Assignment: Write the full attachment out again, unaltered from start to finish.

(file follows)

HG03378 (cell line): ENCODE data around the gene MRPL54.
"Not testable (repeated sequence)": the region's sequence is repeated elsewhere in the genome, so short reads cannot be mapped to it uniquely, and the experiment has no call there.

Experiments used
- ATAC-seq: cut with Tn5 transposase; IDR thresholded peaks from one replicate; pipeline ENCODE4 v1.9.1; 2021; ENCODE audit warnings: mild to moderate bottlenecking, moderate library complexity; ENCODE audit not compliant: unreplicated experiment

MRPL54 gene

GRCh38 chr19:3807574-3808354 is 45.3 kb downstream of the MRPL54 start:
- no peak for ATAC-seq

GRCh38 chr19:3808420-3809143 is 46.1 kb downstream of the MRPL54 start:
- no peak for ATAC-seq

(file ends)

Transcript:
HG03378 (cell line): ENCODE data around the gene MRPL54.
"Not testable (repeated sequence)": the region's sequence is repeated elsewhere in the genome, so short reads cannot be mapped to it uniquely, and the experiment has no call there.

Experiments used
- ATAC-seq: cut with Tn5 transposase; IDR thresholded peaks from one replicate; pipeline ENCODE4 v1.9.1; 2021; ENCODE audit warnings: mild to moderate bottlenecking, moderate library complexity; ENCODE audit not compliant: unreplicated experiment

MRPL54 gene

GRCh38 chr19:3807574-3808354 is 45.3 kb downstream of the MRPL54 start:
- no peak for ATAC-seq

GRCh38 chr19:3808420-3809143 is 46.1 kb downstream of the MRPL54 start:
- no peak for ATAC-seq